Mothers Who Kill
When Susan Smith murdered her two children in South Carolina in October 1994, people were horrified that a mother could do such a thing to her own children. The public anger directed at Smith intensified when it was realized she led police on a fictitious manhunt for suspects that did not exist and played on media sympathy for her loss. Smith blamed her behavior on troubles with her current boyfriend, who did not want the responsibility of her children.
In Texas, a deeply disturbed Andrea Yates, 36, drowned her five young children, including a 6-month-old infant, in the family's bathtub. She then called her husband and told him, "It's time. I did it." Yates defense team said later in court that a severe post-partum depression triggered her murderous rage.
It is a crime that is unthinkable for most people because the thought of losing one's own child is a life-long subconscious fear for parents. That may help explain why there is little public sympathy for one who commits this type of crime. Though courts may be willing to listen to explanations from the accused, usually there is no forgiveness. Smith received a life sentence without parole while Yates was sentenced to life with a chance at parole in the year 2040. A cursory review of such cases shows a similar pattern of long prison sentences. One of the most extraordinary cases of child murder in 20th century America took place in Schenectady, N.Y. But unlike the Smith and Yates cases in which the victims were killed during one tragic incident, these events took place over a period of nearly fourteen years. On February 5, 1986, Marybeth Tinning, 43, a local housewife and former school bus operator, was arrested and charged with the murder of her 4-month-old daughter, Tami Lynne. As crime stories go, Mrs. Tinning's tale would have barely made the 6 o'clock news.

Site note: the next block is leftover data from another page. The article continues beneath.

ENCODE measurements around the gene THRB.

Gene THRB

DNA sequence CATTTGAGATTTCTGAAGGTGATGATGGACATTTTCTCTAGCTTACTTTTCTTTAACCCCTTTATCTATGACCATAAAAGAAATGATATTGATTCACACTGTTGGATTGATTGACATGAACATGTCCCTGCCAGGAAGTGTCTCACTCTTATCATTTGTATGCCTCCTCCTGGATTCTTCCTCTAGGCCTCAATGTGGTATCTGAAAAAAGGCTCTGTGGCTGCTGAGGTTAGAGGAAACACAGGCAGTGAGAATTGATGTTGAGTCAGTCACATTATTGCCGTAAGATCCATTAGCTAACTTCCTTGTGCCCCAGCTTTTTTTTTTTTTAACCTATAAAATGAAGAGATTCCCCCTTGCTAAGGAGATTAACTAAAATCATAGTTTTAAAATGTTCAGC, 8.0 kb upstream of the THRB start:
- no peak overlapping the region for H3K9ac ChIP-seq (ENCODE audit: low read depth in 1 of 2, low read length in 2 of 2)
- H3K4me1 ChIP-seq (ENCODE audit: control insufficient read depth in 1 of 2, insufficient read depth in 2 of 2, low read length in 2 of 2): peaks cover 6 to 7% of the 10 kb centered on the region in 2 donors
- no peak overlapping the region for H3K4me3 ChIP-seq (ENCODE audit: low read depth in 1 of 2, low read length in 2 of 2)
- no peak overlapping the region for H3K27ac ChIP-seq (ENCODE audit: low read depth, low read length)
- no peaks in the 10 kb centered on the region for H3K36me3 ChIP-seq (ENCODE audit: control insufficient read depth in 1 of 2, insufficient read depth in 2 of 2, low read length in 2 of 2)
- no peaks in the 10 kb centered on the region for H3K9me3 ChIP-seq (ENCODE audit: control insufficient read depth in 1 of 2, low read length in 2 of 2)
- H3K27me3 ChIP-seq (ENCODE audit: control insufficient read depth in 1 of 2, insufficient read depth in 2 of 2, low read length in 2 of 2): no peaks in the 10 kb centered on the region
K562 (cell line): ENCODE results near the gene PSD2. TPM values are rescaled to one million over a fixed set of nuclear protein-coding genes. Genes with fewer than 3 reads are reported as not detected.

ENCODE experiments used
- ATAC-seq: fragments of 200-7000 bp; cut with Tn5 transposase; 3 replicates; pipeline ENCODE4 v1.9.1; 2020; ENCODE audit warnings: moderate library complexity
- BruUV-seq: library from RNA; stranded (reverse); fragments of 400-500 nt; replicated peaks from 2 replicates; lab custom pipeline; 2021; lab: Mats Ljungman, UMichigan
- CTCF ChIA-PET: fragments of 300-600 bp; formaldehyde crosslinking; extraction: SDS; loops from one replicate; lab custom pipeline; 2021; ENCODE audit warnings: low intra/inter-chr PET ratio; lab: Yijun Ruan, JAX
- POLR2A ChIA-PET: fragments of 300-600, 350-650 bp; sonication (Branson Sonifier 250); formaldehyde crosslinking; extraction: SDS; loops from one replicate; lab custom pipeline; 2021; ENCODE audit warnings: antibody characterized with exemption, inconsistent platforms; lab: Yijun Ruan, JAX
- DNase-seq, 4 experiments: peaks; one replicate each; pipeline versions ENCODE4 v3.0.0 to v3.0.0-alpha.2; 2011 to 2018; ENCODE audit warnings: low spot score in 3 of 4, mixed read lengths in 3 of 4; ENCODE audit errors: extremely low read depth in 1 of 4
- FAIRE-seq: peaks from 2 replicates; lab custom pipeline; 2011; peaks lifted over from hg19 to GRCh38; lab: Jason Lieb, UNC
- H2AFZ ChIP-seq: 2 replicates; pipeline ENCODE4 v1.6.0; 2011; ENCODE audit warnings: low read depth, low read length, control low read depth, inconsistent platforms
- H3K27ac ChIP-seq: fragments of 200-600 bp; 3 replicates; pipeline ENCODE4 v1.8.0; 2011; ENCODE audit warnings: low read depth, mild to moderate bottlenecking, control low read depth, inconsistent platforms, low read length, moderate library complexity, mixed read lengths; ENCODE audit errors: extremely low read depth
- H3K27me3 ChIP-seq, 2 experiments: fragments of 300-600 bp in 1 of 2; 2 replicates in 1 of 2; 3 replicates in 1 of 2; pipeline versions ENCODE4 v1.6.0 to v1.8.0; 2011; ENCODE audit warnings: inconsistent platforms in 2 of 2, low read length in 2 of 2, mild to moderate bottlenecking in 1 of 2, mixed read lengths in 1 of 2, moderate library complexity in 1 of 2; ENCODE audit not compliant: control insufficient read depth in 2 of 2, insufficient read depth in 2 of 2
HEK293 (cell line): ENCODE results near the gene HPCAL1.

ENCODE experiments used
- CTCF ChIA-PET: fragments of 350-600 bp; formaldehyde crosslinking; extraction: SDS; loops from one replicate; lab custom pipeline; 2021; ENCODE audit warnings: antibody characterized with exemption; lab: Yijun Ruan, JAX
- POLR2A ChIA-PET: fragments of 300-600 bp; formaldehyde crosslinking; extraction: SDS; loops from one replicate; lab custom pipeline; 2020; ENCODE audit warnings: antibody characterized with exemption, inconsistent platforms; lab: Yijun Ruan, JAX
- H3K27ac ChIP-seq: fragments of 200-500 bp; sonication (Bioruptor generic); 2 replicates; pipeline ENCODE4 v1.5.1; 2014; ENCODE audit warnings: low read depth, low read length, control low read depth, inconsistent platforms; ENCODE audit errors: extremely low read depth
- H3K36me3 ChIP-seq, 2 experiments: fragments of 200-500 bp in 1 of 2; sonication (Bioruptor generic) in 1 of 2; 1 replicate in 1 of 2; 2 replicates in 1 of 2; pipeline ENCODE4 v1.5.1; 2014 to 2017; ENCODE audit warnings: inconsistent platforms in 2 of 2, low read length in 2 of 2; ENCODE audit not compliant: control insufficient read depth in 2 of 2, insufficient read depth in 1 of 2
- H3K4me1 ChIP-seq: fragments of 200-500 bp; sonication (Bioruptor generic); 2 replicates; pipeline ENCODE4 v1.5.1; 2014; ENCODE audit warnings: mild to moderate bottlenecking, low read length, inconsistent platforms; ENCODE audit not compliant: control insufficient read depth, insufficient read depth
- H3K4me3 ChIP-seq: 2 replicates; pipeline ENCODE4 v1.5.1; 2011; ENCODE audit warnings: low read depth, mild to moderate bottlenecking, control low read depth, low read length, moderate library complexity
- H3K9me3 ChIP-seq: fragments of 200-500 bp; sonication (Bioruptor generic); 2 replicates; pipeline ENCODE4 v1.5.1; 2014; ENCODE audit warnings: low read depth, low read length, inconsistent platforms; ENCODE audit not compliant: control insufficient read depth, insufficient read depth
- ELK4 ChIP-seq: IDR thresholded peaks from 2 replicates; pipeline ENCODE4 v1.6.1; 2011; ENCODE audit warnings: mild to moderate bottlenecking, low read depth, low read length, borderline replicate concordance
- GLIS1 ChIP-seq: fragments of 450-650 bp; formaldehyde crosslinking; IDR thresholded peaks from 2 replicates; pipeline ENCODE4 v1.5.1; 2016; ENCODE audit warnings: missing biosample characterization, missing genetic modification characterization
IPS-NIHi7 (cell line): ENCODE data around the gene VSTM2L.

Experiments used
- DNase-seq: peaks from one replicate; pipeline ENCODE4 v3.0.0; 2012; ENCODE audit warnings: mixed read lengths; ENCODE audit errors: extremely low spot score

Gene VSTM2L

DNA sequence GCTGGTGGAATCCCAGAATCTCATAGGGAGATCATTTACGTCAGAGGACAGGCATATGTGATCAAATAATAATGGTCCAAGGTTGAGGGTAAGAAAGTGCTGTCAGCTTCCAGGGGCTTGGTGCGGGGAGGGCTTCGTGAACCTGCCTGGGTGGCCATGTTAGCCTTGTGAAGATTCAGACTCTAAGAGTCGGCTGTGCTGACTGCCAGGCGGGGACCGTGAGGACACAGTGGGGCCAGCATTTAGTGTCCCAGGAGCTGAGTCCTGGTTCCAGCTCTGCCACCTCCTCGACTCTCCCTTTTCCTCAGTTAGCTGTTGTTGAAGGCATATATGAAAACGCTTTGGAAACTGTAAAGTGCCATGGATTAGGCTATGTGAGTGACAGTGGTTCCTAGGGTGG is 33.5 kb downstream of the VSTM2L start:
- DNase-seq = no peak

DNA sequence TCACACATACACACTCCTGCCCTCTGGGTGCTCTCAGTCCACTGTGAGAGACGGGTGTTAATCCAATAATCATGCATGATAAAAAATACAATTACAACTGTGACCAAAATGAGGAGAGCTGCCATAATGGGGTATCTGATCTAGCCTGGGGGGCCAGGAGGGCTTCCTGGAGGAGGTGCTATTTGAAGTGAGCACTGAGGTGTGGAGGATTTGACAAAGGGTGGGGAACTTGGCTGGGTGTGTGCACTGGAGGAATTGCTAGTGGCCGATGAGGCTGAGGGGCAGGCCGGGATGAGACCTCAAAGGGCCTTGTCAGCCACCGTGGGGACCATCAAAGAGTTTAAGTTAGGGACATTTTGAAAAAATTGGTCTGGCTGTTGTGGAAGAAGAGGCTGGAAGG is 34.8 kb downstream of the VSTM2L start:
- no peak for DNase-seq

But Marybeth Tinning was a familiar sight in Schenectady's trauma centers. She usually came running into one of the city's emergency rooms, confused and hysterical, typically with one of her babies cradled in her arms, either dead or near dead. The medical staff knew Marybeth well. Some hated her. Others felt great sorrow and pity for her. That's because from January 3, 1972, the day her daughter Jennifer died, until December 20, 1985, when Tami Lynne was found dead in her home, all nine of Marybeth Tinning's children died suddenly and usually without any rational explanation.
And no one knew why.